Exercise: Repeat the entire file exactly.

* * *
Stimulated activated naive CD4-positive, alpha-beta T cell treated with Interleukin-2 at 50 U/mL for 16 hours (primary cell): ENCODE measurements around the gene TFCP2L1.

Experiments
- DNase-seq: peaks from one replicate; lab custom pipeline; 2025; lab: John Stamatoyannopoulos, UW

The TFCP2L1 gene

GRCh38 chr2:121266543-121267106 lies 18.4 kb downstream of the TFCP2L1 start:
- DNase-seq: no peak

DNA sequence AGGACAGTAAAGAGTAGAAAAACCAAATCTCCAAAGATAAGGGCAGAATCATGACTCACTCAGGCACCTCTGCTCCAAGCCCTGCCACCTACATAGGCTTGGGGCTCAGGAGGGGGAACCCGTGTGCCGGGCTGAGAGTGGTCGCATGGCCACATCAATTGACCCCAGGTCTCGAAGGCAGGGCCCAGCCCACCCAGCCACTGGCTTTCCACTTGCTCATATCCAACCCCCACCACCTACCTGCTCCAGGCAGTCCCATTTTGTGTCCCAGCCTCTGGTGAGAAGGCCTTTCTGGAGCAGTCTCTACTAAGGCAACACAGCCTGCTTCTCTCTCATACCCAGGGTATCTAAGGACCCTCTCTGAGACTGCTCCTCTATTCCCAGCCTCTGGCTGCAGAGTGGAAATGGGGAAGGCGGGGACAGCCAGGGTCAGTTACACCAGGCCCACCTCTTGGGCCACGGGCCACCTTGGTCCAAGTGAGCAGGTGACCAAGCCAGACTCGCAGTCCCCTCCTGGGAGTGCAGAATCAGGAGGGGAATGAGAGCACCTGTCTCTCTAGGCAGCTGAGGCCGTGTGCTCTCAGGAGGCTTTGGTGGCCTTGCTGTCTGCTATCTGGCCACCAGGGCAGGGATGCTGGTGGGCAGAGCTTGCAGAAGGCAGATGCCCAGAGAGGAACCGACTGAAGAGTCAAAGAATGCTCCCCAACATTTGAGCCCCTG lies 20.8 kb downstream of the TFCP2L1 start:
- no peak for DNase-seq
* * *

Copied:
Stimulated activated naive CD4-positive, alpha-beta T cell treated with Interleukin-2 at 50 U/mL for 16 hours (primary cell): ENCODE measurements around the gene TFCP2L1.

Experiments
- DNase-seq: peaks from one replicate; lab custom pipeline; 2025; lab: John Stamatoyannopoulos, UW

The TFCP2L1 gene

GRCh38 chr2:121266543-121267106 lies 18.4 kb downstream of the TFCP2L1 start:
- DNase-seq: no peak

DNA sequence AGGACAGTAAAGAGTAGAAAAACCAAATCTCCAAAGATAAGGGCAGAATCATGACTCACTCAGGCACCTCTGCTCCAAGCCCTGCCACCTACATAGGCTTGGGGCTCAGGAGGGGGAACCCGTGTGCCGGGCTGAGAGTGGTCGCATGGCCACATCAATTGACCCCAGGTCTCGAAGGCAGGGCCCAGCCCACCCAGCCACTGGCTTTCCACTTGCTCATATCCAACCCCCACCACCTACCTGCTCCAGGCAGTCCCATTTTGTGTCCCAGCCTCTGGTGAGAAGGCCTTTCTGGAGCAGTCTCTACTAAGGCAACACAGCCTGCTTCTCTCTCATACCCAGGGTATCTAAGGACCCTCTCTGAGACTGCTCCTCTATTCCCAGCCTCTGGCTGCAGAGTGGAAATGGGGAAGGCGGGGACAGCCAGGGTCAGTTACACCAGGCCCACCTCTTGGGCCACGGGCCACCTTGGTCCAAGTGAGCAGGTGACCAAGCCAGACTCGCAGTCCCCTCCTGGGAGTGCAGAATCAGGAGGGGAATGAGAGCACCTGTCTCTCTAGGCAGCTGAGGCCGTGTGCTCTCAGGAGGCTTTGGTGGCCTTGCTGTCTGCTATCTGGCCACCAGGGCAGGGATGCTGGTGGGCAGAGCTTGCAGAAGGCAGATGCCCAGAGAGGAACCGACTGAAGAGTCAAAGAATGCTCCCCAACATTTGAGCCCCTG lies 20.8 kb downstream of the TFCP2L1 start:
- no peak for DNase-seq